My grandfather once told me, “to really understand a man you had to walk a mile in his shoes”. So, I guess to really understand a diver you have to dive a mile in his fins. Every pair of fins has a story; exotic and mundane places they have been. Detailing in their wear, the large pelagics they have had the good fortune to swim with, the dark, crystal clear caves they have inched through, the murky Midwest river water they have pushed aside in an effort to save a life or bring closure to a grieving family, the countless moments spent deep within one of hundreds of living and breathing pieces of world history littering today’s ocean floor. These fins are much more than a means of self-propulsion or another piece of dive equipment littering the lockers of the crazy-brave; they are the vehicles for today’s adventurer. Like the horses ridden by the pioneers of the old west, they drive the modern explorer to places only few dream of and even fewer ever experience. In an age when the top of Mt. Everest and the depths of the Mariana’s trench are located at the end of a television remote, adventure can still be found in the stories held within a diver’s fins. D. Hinton
This is the story of my fins…
When I was 8 years old I watched a lot of TV, as most kids that age do. One program I never missed was SEA HUNT!!!! I know now that Mom never missed it either because otherwise, she’d have to sit and listen to every little detail about how Mike Nelson killed a man-eating shark and the shark had tried to attack the beautiful lady scuba diver!!
I remember I told her how much I wanted to be like Mike Nelson and I knew I could learn to scuba dive overnight! I mean come on, they did it every week on Sea Hunt!! Mom listened and reminded me that I couldn’t even swim. Well that was in the fall of 1959 and the next summer she was loading me up in our old Chevy and we were heading to the Tell City pool for swim lessons.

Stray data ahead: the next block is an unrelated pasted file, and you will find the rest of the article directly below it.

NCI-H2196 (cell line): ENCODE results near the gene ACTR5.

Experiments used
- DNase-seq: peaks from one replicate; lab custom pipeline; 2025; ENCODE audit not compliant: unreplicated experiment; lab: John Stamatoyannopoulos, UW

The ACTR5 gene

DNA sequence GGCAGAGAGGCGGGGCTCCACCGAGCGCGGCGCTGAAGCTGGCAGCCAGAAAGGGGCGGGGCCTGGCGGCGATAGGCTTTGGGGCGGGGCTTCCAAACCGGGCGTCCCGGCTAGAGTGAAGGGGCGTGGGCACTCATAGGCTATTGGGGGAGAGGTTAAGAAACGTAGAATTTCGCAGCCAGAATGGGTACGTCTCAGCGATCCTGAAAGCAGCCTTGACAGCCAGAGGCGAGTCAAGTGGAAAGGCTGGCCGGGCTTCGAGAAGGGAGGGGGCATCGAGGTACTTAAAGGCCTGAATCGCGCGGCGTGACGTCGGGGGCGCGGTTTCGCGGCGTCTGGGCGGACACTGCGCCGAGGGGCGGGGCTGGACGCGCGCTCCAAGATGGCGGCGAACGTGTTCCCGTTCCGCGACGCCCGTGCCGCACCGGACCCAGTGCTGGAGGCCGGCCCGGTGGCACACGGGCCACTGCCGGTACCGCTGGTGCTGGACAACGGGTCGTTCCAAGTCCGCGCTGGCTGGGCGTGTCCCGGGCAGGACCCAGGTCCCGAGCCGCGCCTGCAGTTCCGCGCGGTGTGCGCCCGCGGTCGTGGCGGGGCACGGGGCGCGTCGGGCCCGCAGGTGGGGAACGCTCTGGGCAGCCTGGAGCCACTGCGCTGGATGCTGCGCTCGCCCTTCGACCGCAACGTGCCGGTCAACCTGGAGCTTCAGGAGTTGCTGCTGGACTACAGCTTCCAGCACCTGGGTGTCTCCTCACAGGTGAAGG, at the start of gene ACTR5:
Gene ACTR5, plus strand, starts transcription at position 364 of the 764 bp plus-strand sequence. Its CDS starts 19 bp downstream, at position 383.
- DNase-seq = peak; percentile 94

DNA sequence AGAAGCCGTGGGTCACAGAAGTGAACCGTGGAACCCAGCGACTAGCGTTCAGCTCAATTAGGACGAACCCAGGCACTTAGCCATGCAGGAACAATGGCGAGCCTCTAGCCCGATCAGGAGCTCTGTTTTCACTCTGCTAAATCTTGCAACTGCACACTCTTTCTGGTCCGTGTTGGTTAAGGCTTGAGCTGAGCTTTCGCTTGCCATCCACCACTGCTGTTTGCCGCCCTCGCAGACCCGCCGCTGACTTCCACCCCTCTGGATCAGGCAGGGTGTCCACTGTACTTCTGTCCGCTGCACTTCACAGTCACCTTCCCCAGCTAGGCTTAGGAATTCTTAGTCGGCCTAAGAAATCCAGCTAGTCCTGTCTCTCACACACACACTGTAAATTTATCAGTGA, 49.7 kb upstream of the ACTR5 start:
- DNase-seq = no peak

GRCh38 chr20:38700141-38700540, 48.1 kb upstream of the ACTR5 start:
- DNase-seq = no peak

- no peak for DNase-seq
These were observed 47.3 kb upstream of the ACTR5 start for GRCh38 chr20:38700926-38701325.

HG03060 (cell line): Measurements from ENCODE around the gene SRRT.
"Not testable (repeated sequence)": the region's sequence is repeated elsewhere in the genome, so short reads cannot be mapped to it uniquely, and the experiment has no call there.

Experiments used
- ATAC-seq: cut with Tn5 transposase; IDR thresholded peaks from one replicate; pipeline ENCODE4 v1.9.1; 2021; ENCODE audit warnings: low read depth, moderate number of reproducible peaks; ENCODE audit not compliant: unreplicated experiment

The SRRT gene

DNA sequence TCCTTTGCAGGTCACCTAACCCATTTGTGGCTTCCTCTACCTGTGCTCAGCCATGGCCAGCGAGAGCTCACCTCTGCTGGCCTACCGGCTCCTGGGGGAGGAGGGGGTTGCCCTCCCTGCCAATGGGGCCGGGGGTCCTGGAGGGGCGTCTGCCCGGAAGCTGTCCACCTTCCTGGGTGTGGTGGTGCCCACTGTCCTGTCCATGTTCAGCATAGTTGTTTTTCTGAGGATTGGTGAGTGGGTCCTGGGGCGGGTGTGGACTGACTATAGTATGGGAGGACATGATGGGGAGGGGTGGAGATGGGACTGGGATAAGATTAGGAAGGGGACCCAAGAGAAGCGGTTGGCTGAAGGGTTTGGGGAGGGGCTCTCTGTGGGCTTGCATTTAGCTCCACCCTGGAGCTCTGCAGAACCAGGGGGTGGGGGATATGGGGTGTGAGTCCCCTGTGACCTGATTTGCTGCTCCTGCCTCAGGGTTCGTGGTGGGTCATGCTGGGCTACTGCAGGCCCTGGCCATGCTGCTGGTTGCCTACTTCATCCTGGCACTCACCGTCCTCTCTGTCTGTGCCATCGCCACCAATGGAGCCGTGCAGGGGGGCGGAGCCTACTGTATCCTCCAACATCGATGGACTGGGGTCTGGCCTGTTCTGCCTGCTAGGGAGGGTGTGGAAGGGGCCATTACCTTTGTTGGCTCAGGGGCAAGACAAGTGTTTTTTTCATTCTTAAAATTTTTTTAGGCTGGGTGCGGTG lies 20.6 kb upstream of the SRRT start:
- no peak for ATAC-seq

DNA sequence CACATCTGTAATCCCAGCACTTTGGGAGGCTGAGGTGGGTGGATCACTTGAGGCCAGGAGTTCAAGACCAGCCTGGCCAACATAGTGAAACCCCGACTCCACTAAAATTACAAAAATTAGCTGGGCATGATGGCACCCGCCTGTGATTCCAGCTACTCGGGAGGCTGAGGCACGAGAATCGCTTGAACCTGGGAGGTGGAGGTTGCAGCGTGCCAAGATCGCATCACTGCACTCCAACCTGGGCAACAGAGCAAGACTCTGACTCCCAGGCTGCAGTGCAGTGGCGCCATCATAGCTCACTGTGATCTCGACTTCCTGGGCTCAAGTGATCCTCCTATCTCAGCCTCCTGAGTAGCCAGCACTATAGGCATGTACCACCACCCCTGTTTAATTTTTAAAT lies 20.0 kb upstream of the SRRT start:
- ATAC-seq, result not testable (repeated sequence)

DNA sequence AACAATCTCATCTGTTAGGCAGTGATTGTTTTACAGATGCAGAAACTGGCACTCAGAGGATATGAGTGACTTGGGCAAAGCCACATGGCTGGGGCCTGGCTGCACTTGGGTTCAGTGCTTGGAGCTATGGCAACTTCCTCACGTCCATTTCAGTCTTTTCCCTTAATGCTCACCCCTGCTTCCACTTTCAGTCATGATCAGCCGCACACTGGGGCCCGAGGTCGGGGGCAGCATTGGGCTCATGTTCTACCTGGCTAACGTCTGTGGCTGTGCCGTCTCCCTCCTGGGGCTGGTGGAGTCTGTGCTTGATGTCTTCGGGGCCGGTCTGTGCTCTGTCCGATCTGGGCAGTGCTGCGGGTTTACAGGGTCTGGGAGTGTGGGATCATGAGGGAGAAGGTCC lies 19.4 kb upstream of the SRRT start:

It is truly ironic that nearly 40 years later I would find myself back in Tell City and again in the water at the Tell City pool, only this time I was learning to scuba dive with a PADI Instructor named Dave Faulkenberg.
Almost 12 years and 200+ dives later, my work has kept me busy and I haven’t dove nearly as much as I would have liked. I volunteer as a Firefighter, EMT, work odd shifts at the aluminum plant and head up the Hancock Co. Dive Rescue Team in addition to working as a Divemaster at Blue Meridian.
5 years ago I got into a Divemaster class for the sole purpose of wanting to start a dive team in Hancock Co. After the first two classes got cancelled the third class was a go and the first step to starting a dive rescue team was in place. In the summer of 2008, 3 persons drown in the Ohio River in our area. We responded to both of the incidents along with Perry Co. Rescue (Dave Faulkenberg) and DNR divers. The Judge and Physical Court of Hancock Co. began to recognize the need for a Dive Rescue team in our area. In November of 2009, the Hancock Co. Dive Rescue Team was officially recognized by the state. At that time, we received help from Rick Montague - EMA Manager and Dave and Susan at Blue Meridian assisted with our training and equipment needs.
When I took that scuba class in the summer of 1999, I never thought I would visit places like St. Vincent, Bimini or Walker’s Caye and dive in the beautiful blue waters that I have seen there…but I have and you can too!!
My Mom is gone now but with her help and the help of some good friends, a kid’s dream has become a reality! Make your diving dreams come true…get into Scuba!
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